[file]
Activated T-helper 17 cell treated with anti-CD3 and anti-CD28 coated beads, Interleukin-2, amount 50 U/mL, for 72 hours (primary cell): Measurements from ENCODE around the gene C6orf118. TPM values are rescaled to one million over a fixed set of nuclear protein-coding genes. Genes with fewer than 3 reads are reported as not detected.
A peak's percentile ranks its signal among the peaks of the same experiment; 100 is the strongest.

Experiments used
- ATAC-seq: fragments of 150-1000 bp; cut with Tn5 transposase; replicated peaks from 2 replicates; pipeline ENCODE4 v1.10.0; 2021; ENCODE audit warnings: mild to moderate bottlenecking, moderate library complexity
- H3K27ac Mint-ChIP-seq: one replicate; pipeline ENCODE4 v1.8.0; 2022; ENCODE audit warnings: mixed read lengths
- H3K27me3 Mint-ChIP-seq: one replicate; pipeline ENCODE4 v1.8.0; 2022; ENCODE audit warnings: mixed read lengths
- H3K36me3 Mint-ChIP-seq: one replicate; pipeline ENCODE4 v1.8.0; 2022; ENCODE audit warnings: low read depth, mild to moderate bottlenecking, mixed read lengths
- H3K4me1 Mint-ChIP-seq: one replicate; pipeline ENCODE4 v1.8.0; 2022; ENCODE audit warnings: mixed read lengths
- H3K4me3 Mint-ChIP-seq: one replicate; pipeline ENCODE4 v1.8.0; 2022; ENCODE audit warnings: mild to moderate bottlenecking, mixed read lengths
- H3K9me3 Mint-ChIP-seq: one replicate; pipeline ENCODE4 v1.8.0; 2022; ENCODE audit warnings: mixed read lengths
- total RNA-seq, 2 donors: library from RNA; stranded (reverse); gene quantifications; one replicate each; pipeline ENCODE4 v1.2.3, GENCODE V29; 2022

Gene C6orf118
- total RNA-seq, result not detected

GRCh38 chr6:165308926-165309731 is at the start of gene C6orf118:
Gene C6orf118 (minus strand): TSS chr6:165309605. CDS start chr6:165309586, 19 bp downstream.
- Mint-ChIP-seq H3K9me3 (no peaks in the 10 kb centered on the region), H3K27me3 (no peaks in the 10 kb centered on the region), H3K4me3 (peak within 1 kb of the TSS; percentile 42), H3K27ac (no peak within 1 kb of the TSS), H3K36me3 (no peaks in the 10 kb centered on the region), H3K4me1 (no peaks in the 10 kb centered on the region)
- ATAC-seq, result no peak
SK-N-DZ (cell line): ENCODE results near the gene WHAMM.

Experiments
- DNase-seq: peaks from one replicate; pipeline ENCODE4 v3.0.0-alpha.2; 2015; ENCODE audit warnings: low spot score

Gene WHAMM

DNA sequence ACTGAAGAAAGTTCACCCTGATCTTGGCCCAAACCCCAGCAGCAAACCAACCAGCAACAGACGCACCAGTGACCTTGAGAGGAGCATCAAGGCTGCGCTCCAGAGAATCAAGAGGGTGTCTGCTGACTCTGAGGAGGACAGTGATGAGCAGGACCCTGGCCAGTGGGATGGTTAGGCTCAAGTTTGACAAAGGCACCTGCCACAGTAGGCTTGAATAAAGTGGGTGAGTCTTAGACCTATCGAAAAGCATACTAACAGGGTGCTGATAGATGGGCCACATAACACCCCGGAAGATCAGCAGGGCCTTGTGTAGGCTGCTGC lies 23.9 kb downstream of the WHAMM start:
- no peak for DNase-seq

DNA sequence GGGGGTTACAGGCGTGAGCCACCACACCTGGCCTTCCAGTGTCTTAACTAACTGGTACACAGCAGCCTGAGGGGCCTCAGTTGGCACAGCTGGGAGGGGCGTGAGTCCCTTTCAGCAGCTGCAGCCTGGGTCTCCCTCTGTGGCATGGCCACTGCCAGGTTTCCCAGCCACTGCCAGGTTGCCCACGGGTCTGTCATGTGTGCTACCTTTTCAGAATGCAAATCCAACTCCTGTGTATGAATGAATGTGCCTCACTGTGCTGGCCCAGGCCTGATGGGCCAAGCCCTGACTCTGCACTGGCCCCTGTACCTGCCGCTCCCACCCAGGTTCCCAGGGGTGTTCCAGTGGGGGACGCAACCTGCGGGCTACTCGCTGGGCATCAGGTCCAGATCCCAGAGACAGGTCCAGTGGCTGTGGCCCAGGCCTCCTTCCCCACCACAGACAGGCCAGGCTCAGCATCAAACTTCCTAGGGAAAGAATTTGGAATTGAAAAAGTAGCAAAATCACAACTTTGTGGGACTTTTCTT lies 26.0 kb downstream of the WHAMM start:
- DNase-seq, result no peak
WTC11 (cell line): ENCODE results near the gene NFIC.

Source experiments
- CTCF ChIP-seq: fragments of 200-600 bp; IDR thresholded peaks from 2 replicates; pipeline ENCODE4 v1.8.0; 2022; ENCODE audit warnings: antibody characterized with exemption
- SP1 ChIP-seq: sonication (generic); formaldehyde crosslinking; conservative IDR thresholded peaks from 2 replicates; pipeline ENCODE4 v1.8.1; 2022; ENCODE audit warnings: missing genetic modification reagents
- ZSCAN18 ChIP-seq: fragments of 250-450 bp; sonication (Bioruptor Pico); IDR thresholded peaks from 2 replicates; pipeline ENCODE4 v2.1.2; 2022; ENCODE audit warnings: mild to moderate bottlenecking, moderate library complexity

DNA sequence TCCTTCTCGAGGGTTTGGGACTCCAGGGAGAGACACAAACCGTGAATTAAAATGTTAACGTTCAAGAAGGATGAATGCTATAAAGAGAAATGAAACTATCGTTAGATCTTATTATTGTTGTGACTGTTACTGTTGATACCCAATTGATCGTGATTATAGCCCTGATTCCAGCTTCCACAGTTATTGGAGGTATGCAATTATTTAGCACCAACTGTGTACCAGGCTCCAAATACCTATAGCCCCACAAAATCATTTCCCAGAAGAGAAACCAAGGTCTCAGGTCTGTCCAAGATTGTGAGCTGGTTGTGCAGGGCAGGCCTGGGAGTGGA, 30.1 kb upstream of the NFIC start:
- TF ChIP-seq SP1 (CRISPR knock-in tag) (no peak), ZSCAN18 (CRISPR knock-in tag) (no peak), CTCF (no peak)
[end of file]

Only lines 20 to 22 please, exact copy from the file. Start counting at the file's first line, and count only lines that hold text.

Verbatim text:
- DNase-seq: peaks from one replicate; pipeline ENCODE4 v3.0.0-alpha.2; 2015; ENCODE audit warnings: low spot score

Gene WHAMM

DNA sequence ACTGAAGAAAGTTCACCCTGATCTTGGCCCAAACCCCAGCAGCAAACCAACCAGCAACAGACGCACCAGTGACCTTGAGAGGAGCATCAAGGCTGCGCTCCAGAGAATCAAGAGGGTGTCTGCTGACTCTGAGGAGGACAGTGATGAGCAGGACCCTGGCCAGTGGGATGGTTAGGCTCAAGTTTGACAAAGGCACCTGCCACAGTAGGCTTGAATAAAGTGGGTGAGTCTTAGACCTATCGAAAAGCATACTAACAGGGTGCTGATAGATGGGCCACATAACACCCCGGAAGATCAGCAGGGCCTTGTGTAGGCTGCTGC lies 23.9 kb downstream of the WHAMM start: